This is a petition for review under Rule 45 of the Rules of Court, seeking to set aside the decision of the Court of Appeals dated May 21, 1999 in CA-G.R. CV No. 55034, 1 which reversed the decision of the Regional Trial Court of Pasig, Metro Manila, Branch 160, in Civil Cases Nos. 51410 and 51470. 2
The antecedent facts, as culled from the records, are as follows:chanrob1es virtua1 1aw 1ibrary
Governor Jose C. Zulueta and his wife Soledad Ramos were the owners of parcels of land consisting of 100,986 square meters, known as the Antonio Village Subdivision, Orambo, Pasig City. The parcels of land were registered in their names under Transfer Certificates of Title Nos. 26105, 3 37177 4 and 50256 5 of the Registry of Deeds of the Province of Rizal.
On September 25, 1956, the Zuluetas obtained a loan of P520,000.00 from the Government Service Insurance System, as security for which they mortgaged the lands covered by TCT No. 26105. It was expressly stipulated in the mortgage deed that certain lots within TCT No. 26105 shall be excluded from the mortgage because they have been either previously sold to third parties or donated to the government.
The Zulueta spouses obtained an additional loan from the GSIS on March 6, 1957 in the amount of P190,000.00, as security for which they mortgaged the land covered by TCT No. 50256. On April 4, 1957, the Zuluetas obtained another loan from GSIS this time in the amount of P1,000,000.00, which they secured by mortgaging parcels of land included in TCT Nos. 26105 and 37177.
On September 3, 1957, the Zulueta spouses executed a contract to sell whereby they undertook to sell to Francisco dela Merced and Evarista Mendoza lots identified as Lots 6, 7, 8 and 10, Block 2 (formerly Block 4), Antonio Subdivision covered by TCT No. 26105. 6 On October 26, 1972, after full payment by Col. dela Merced of the purchase price, a Deed of Absolute Sale was executed by the Zuluetas in his favor.
On October 15, 1957, another loan was extended by GSIS to the Zulueta spouses in the amount of P1,398,000.00, secured by a mortgage on the properties included in TCT Nos. 26105 and 50256.
The Zuluetas defaulted in the payment of their loans. Thus, GSIS extrajudicially foreclosed the mortgages and, at the foreclosure sale held on August 16, 1974, GSIS was awarded the mortgaged properties as the highest bidder. Since the Zuluetas did not redeem the properties within the reglementary period, title to the properties was consolidated to GSIS.chanrob1es virtua1 1aw 1ibrary
Later, on March 25, 1982, GSIS held a sale at public auction of its acquired assets. Elizabeth D. Manlongat and Ma. Therese D. Manlongat, the children of Victor and Milagros Manlongat, purchased Lot 6, Block 2 of Antonio Village. 7
On August 22, 1984, a complaint for declaratory relief, injunction and damages, docketed as Civil Case No. 51410, was filed with the Regional Trial Court of Pasig, Branch 160, by Victor Lemonsito and several others, 8 against Benjamin Cabusao, in his capacity as In-Charge of the Municipal Task Force on Squatters of the Municipal Engineer’s Office of Pasig, spouses Domini and Olivia Suarez and spouses Victor and Milagros Manlongat. 9 Plaintiffs therein averred that they were owners of houses in various lots in Antonio Village, having constructed the same with the permission of the late Jose C. Zulueta before the same was foreclosed by GSIS; that defendants Suarez and Manlongat claimed to be vendees of lots in Antonio Village; and that defendant Cabusao was threatening to demolish plaintiffs’ houses on the alleged ground that they were squatters on the lots.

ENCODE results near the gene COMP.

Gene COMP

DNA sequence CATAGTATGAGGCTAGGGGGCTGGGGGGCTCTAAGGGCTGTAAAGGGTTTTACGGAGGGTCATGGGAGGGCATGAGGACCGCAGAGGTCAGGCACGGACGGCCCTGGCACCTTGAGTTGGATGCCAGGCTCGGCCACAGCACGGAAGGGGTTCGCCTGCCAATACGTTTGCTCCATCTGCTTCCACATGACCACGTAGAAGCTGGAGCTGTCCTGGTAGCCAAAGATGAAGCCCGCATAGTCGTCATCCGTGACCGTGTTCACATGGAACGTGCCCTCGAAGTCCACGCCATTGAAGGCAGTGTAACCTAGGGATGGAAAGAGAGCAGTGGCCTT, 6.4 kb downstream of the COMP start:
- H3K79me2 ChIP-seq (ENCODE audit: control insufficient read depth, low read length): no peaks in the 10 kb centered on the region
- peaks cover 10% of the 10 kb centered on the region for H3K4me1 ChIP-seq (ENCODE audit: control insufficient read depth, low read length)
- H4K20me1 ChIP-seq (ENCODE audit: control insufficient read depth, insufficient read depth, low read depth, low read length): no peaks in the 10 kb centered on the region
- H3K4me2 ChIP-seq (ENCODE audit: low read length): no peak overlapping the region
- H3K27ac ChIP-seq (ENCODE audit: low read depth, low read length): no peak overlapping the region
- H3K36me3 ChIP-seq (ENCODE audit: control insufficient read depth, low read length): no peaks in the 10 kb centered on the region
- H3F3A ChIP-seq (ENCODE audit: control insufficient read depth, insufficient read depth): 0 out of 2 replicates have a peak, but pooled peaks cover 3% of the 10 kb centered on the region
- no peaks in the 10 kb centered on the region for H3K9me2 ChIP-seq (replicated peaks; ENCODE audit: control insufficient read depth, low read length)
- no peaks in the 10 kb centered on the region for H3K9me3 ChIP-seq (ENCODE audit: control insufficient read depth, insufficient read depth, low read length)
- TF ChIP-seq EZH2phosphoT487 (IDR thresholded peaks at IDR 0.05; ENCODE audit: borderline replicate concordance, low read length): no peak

On September 7, 1984, Col. dela Merced also instituted Civil Case No. 51470 with the Regional Trial Court of Pasig, Branch 154, against GSIS and the spouses Zulueta, praying, among others, that the foreclosure sale, insofar as his lots were concerned, be declared null and void. 10
Meanwhile, Col. dela Merced filed a complaint-in-intervention in Civil Case No. 51410, 11 wherein he prayed that plaintiffs’ complaint be dismissed and defendants’ titles to lots 6, 7 and 8, Block 2 be declared null and void.
The complaint in Civil Case No. 51410 was dismissed for failure of plaintiffs to prosecute, but the complaint-in-intervention of Col. dela Merced was allowed to proceed against defendants Suarez and Manlongat. 12
On September 5, 1986, upon motion of plaintiff Col. dela Merced, the trial court ordered the consolidation of Civil Case No. 51470 with Civil Case No. 51410. 13
On October 23, 1987, the Regional Trial Court of Pasig, Branch 160, rendered its decision, the dispositive portion of which reads:chanrob1es virtual 1aw library
WHEREFORE, judgment is hereby rendered in Civil Case No. 51410:chanrob1es virtual 1aw library
1. Declaring Lots 6, 7, 8 and 10 of Block 2, and Lot 8 of Block 8 which are the subject of the action, as the exclusive property of the intervenor. Consequently, the certificates of Title of the defendants covering said property lots are declared null and void; and in Civil Case No. 51470:chanrob1es virtual 1aw library
1. Declaring the foreclosure proceedings conducted by defendant GSIS, insofar as they affected the lots in question, as null and void, including the consolidation of ownership thereof by the GSIS, and the sale of the lots to defendant Manlongat spouses;